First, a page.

Department Colloquium: Resolving the interfacial behaviour in complex magnetic and superconducting nanostructures

  • Date: –11:15
  • Location: Ångströmlaboratoriet, Lägerhyddsvägen 1 Häggsalen
  • Lecturer: Sean Langridge, ISIS Neutron and Muon Source, Didcot, UK
  • Contact person: Björgvin Hjörvarsson
  • Seminarium

Quantifying the interfacial behaviour of nanoscale magnetic systems is key to understanding a wide range of solid state physics phenomena. Moreover, such behaviour often results in useful functionality that can be exploited in devices with applications in efficient data storage and processing. Such devices will consist of planar geometries and contain multiple active interfaces. Spin diffusion lengths in ferromagnetic metals are typically much less than 100 nm. This lengthscale gives an indication of the resolution required to spatially resolve interfacial physics such as: proximity magnetism, the spin-Seebeck effect, topological insulators and superconducting spintronics. Providing a quantitative understanding of such phenomena presents a significant experimental challenge. The interfaces of interest are often buried and not readily accessible to more conventional macroscopic techniques. Neutron techniques provide unparalleled quantitative access to such systems through the exploitation of polarized neutrons in reflection and small angle scattering geometries.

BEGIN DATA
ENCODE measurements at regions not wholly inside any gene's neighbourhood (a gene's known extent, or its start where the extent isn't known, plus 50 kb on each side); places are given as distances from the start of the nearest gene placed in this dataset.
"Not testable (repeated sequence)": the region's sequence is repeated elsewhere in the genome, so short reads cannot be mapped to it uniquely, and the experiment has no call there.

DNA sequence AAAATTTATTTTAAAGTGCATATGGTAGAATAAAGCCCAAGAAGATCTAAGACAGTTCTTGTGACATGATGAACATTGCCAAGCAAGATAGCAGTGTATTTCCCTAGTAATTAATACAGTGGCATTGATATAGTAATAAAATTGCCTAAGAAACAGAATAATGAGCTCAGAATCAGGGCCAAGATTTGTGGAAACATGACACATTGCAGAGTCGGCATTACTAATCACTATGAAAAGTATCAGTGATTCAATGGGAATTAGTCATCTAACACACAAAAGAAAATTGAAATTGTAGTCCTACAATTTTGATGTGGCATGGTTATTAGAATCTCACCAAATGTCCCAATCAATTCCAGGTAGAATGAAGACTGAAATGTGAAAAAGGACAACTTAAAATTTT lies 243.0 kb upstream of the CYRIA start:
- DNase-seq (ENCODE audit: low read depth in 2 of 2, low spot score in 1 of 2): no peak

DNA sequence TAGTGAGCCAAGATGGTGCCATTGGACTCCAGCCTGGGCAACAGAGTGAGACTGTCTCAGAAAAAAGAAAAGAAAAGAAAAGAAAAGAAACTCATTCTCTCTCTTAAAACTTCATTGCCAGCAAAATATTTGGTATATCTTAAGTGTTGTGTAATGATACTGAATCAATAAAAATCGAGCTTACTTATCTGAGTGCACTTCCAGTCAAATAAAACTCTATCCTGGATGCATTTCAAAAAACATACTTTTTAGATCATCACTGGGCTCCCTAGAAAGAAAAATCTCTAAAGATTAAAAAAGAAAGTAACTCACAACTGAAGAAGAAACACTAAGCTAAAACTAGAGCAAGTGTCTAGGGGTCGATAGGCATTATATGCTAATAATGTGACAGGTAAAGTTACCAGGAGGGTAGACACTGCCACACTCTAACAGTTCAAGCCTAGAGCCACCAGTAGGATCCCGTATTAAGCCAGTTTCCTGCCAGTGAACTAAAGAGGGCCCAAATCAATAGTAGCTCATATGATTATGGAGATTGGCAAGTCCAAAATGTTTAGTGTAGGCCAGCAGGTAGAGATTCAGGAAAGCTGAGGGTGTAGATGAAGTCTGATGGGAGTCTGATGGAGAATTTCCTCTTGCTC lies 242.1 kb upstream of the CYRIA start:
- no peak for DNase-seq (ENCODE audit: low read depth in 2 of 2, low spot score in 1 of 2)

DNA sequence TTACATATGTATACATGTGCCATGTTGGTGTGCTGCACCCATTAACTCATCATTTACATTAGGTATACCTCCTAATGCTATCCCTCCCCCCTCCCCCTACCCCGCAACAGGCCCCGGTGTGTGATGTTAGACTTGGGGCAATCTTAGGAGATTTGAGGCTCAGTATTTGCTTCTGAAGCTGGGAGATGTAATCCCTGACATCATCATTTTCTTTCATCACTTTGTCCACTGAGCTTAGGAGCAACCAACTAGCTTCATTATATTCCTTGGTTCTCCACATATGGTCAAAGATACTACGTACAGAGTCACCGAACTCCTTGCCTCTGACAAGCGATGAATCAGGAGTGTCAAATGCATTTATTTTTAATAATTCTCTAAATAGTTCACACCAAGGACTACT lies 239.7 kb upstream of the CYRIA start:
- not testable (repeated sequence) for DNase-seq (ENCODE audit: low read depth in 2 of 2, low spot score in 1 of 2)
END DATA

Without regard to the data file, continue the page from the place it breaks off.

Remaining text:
In this talk we shall introduce some of the topical systems we have recently examined. Examples will be taken from topological matter [1], materials for magnonics [2], and ferromagnetic/superconducting heterostructures [3,4].

[1] Spencer, C. S. et al. Helical magnetic structure and the anomalous and topological Hall effects in epitaxial B20 Fe1−yCoyGe films. Phys. Rev. B 97, 214406 (2018).

[2] Zhan, X. Z. et al. Probing the Transfer of the Exchange Bias Effect by Polarized Neutron Reflectometry. Sci Rep 9, 6708 (2019).

[3] Singh, S. et al. Superconductivity-driven negative interfacial magnetization in YBa2Cu3O7−δ/SrTiO3/La0.67Sr0.33MnO3 heterostructures. Appl. Phys. Lett. 116, 022406 (2020).

[4] Vaughan, M. et al. On the Origin of Superconductivity at Nickel-Bismuth Interfaces. arXiv:1911.10427 [cond-mat] (2019).